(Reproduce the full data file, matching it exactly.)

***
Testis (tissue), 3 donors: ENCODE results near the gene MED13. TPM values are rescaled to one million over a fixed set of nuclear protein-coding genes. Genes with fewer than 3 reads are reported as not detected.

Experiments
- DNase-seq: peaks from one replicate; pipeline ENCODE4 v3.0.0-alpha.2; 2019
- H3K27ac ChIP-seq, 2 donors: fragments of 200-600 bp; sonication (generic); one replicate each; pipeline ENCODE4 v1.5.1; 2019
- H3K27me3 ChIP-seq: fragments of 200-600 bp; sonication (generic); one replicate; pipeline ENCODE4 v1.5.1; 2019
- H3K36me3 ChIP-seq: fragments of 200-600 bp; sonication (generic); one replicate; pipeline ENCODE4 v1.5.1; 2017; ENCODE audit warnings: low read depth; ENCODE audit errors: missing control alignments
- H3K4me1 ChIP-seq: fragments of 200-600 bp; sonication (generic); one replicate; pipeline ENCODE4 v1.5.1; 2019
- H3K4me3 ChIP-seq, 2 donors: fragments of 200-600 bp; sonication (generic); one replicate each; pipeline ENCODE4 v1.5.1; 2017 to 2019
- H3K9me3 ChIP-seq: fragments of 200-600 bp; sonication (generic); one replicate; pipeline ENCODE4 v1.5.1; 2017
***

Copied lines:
Testis (tissue), 3 donors: ENCODE results near the gene MED13. TPM values are rescaled to one million over a fixed set of nuclear protein-coding genes. Genes with fewer than 3 reads are reported as not detected.

Experiments
- DNase-seq: peaks from one replicate; pipeline ENCODE4 v3.0.0-alpha.2; 2019
- H3K27ac ChIP-seq, 2 donors: fragments of 200-600 bp; sonication (generic); one replicate each; pipeline ENCODE4 v1.5.1; 2019
- H3K27me3 ChIP-seq: fragments of 200-600 bp; sonication (generic); one replicate; pipeline ENCODE4 v1.5.1; 2019
- H3K36me3 ChIP-seq: fragments of 200-600 bp; sonication (generic); one replicate; pipeline ENCODE4 v1.5.1; 2017; ENCODE audit warnings: low read depth; ENCODE audit errors: missing control alignments
- H3K4me1 ChIP-seq: fragments of 200-600 bp; sonication (generic); one replicate; pipeline ENCODE4 v1.5.1; 2019
- H3K4me3 ChIP-seq, 2 donors: fragments of 200-600 bp; sonication (generic); one replicate each; pipeline ENCODE4 v1.5.1; 2017 to 2019
- H3K9me3 ChIP-seq: fragments of 200-600 bp; sonication (generic); one replicate; pipeline ENCODE4 v1.5.1; 2017